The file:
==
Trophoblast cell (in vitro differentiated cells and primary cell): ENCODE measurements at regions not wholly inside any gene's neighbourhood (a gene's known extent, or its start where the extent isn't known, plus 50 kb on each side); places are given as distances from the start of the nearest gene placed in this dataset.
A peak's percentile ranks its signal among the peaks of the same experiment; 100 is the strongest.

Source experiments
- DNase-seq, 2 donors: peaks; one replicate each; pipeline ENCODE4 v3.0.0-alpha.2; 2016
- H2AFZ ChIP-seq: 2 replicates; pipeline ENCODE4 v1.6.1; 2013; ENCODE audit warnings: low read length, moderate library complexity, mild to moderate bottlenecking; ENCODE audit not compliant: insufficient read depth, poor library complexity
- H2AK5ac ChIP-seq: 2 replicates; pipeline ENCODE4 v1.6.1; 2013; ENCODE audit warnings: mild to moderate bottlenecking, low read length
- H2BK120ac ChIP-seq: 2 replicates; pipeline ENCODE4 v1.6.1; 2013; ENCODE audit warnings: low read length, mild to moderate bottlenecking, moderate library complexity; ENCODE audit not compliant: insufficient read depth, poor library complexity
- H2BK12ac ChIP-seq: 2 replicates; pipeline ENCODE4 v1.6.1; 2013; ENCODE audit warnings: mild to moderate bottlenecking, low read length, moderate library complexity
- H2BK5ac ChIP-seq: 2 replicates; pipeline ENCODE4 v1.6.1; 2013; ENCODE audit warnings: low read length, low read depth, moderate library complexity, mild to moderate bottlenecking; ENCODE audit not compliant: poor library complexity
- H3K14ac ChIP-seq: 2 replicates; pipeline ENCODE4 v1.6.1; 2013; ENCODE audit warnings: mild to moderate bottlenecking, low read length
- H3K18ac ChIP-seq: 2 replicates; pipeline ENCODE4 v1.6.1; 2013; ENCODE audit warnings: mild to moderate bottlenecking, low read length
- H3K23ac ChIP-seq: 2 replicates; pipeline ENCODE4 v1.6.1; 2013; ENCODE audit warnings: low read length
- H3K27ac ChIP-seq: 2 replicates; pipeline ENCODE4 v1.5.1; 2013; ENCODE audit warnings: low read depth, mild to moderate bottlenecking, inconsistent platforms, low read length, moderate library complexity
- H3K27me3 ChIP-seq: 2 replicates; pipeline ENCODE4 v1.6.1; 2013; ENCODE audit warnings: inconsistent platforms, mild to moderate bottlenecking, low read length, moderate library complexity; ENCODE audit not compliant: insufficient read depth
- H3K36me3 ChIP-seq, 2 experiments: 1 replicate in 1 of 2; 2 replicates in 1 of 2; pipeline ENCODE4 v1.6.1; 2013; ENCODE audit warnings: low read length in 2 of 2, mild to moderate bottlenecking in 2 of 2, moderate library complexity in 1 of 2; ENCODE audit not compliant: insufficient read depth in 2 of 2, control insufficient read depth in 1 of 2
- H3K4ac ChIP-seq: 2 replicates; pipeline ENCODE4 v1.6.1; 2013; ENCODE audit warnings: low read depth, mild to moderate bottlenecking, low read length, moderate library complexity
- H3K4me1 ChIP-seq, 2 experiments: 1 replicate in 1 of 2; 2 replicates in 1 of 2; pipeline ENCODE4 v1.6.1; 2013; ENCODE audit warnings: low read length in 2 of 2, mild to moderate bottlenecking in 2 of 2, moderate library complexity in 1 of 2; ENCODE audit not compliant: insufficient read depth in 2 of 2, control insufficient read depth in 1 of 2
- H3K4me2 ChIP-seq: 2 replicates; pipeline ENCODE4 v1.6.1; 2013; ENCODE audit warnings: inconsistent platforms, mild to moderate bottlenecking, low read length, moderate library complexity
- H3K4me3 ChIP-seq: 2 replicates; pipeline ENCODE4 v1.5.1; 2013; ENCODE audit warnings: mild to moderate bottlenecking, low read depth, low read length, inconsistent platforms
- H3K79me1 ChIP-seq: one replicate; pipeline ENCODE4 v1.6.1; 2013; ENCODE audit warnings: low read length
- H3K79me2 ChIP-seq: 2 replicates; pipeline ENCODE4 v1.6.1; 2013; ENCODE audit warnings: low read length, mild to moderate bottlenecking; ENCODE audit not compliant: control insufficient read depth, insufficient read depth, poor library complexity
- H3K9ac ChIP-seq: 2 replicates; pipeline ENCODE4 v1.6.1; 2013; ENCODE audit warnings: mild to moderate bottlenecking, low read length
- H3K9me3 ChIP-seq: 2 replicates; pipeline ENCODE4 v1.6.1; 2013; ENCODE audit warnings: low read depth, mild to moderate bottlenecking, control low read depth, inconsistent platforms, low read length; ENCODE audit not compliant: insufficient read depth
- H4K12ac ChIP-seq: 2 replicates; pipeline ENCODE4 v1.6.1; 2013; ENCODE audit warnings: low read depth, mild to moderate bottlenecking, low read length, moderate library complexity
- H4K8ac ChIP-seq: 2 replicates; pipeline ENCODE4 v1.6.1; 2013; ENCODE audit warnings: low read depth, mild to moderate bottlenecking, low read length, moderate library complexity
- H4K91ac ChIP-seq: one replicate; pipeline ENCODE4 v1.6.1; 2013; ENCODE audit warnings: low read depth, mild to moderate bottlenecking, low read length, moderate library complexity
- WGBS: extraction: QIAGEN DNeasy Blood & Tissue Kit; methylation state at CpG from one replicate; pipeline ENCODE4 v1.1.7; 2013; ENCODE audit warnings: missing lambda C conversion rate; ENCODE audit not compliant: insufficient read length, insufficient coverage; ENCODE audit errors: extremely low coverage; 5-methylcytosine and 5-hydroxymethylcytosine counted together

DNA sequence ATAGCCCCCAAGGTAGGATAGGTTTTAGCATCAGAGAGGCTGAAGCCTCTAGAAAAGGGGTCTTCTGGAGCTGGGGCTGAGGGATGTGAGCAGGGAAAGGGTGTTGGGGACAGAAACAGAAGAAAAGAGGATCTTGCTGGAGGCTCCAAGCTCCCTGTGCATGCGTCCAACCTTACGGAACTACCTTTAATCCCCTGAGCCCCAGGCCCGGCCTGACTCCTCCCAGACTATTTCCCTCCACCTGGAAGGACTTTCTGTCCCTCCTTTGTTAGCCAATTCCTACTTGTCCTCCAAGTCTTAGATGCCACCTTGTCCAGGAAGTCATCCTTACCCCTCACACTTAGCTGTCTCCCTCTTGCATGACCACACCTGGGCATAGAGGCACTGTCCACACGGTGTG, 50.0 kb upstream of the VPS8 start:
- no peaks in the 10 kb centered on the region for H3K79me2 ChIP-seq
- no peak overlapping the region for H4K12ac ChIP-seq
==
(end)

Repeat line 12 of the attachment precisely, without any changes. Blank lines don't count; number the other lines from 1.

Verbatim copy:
- H3K23ac ChIP-seq: 2 replicates; pipeline ENCODE4 v1.6.1; 2013; ENCODE audit warnings: low read length